• A personal note on IGBP and the social sciences

    Humans are an integral component of the Earth system as conceptualised by IGBP. João Morais recalls key milestones in IGBP’s engagement with the social sciences and offers some words of advice for Future Earth.
  • IGBP and Earth observation:
    a co-evolution

    The iconic images of Earth beamed back by the earliest spacecraft helped to galvanise interest in our planet’s environment. The subsequent evolution and development of satellites for Earth observation has been intricately linked with that of IGBP and other global-change research programmes, write Jack Kaye and Cat Downy .

Paying for ecosystem services - promise and peril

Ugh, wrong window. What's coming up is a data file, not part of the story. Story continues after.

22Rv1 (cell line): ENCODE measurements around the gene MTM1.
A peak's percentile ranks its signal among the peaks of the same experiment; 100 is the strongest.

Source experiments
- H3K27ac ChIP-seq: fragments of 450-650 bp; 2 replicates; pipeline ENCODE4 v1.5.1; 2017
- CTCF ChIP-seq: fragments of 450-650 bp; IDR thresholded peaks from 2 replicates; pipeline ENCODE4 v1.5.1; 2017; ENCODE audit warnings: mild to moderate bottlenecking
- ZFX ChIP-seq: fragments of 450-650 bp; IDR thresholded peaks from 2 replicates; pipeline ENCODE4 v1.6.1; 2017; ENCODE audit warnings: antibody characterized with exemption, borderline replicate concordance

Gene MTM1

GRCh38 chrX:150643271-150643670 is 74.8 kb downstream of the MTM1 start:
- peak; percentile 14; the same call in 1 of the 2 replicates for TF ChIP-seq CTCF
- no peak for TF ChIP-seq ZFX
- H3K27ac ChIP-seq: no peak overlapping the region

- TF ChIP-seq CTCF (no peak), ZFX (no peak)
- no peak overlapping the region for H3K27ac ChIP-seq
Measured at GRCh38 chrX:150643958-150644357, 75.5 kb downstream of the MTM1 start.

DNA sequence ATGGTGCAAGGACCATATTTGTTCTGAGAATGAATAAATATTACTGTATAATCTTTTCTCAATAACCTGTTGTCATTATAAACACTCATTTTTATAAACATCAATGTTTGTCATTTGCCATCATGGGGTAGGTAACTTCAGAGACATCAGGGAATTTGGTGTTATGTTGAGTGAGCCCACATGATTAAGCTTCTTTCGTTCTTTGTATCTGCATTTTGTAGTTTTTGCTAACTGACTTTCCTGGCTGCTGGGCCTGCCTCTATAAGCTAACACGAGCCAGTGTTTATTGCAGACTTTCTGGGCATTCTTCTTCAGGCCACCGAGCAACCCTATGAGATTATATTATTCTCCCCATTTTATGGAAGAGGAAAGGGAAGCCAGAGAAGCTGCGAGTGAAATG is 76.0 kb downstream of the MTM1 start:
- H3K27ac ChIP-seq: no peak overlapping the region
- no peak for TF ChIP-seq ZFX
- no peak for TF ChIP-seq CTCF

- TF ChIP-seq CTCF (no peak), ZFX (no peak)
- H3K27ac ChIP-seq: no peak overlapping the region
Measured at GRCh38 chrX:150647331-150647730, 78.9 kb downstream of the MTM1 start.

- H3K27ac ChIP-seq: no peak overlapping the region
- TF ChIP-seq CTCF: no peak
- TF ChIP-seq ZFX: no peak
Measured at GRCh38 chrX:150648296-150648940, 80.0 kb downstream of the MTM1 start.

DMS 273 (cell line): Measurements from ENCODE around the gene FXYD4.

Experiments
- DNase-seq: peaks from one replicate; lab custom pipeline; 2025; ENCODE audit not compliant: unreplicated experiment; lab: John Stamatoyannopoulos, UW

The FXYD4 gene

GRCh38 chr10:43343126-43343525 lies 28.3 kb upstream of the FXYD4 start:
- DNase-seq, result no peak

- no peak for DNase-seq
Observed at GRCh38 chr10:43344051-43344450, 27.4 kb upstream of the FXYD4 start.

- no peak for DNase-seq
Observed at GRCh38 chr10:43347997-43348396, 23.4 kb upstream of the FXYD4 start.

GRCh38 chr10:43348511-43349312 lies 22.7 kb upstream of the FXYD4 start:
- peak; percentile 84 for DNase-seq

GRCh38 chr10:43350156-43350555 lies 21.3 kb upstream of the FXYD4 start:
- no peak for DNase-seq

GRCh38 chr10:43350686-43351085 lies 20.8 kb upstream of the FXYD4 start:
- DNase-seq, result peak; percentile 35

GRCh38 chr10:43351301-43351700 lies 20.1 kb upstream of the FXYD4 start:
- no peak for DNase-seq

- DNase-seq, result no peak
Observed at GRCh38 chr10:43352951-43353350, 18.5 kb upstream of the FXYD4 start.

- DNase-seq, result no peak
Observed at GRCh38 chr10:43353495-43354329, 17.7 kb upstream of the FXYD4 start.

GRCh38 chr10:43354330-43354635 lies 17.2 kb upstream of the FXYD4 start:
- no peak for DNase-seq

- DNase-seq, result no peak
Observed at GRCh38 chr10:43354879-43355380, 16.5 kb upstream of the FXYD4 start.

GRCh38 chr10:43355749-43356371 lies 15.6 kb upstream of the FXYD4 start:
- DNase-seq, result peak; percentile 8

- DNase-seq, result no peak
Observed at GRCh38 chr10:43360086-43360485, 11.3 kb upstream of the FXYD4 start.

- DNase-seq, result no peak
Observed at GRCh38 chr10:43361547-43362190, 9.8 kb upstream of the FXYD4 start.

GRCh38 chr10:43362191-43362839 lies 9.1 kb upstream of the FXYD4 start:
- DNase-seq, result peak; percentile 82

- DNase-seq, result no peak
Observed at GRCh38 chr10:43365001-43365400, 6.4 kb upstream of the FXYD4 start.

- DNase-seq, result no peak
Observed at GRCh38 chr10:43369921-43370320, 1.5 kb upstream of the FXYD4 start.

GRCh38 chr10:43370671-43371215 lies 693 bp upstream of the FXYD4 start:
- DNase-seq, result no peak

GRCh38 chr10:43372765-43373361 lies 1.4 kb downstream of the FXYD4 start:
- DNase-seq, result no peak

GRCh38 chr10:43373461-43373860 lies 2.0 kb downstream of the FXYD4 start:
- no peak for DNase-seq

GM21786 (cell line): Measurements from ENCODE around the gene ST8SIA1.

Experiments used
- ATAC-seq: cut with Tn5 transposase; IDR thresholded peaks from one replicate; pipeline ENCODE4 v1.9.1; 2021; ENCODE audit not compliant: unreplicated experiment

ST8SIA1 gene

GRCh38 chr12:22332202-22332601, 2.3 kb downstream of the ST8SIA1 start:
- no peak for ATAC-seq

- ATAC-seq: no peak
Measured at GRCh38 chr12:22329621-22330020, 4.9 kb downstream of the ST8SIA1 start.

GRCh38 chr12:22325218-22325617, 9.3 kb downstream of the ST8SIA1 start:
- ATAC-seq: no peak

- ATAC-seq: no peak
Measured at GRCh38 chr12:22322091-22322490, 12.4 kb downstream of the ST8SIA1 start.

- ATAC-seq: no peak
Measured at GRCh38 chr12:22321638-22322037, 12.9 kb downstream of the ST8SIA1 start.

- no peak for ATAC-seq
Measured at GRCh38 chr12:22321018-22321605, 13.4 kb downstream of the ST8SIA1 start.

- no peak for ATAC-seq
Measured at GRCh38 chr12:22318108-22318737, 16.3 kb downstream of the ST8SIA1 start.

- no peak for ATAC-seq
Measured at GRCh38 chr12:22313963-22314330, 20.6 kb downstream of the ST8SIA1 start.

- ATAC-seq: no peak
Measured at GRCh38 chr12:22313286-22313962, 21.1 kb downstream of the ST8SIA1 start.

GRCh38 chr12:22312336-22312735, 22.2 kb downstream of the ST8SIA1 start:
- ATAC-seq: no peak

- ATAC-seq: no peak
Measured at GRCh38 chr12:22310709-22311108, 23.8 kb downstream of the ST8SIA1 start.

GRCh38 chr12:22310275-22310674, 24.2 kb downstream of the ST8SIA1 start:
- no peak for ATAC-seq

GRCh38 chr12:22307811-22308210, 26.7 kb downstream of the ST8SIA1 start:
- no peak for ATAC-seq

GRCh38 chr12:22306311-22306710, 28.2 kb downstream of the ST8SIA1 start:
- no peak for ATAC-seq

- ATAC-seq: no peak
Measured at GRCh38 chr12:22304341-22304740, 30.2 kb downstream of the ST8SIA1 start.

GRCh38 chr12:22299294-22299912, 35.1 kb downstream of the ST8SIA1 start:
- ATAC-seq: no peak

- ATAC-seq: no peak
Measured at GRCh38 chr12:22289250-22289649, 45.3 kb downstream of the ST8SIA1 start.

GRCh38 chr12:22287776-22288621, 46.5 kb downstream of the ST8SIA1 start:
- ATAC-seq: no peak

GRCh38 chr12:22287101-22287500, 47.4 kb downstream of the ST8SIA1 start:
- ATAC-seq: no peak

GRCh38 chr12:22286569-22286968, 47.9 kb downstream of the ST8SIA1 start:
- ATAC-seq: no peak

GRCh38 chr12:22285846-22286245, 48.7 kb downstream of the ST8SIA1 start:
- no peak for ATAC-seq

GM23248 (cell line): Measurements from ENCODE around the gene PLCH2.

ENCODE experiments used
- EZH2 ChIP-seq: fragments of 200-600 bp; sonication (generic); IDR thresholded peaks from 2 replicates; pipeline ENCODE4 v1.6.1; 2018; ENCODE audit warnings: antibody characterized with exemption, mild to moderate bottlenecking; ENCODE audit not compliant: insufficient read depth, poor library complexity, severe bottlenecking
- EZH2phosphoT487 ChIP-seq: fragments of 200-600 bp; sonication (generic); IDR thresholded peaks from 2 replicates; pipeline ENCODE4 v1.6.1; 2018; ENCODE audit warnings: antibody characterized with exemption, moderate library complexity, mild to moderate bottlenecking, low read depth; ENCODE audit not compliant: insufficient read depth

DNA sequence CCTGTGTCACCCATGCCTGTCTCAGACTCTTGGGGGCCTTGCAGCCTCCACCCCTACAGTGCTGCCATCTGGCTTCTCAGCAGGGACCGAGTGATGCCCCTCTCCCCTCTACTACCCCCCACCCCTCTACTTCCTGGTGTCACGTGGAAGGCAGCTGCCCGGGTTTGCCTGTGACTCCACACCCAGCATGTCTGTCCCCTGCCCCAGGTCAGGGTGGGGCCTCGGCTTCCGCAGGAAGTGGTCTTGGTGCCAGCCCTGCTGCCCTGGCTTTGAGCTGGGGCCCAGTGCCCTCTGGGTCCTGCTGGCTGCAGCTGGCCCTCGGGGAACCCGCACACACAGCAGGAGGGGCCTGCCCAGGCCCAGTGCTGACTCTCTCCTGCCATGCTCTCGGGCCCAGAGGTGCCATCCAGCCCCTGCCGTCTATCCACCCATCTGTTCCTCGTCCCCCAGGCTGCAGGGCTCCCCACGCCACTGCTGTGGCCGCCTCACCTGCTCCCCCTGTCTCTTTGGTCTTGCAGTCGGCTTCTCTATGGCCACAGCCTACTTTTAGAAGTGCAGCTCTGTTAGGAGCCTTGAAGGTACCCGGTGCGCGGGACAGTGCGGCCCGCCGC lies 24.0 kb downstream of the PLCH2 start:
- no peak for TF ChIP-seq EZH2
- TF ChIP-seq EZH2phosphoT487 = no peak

Science (2011)
Kinzig A P, Perrings C, Chapin III F S, Polasky S, Smith V K, Tilman D and Turner II B L
DOI: 10.1126/science.1210297
Vol 334; No. 6056:  pp. 603-604
The Millennium Ecosystem Assessment concluded that over the past 50 years, 60% of all ecosystem services (ES) had declined as a direct result of the growth of agriculture, forestry, fisheries, industries, and urban areas (1). This is not surprising: We get what we pay for. Markets exist for the products of agriculture, aquaculture, and forestry. But the benefits of watershed protection (2), habitat provision (3), pest and disease regulation (4), climatic regulation (5), and hazard protection (6) are largely unpriced. Because existing markets seldom reflect the full social cost of production, we have incorrect measures of the scarcity of some ES and no measures for the rest.
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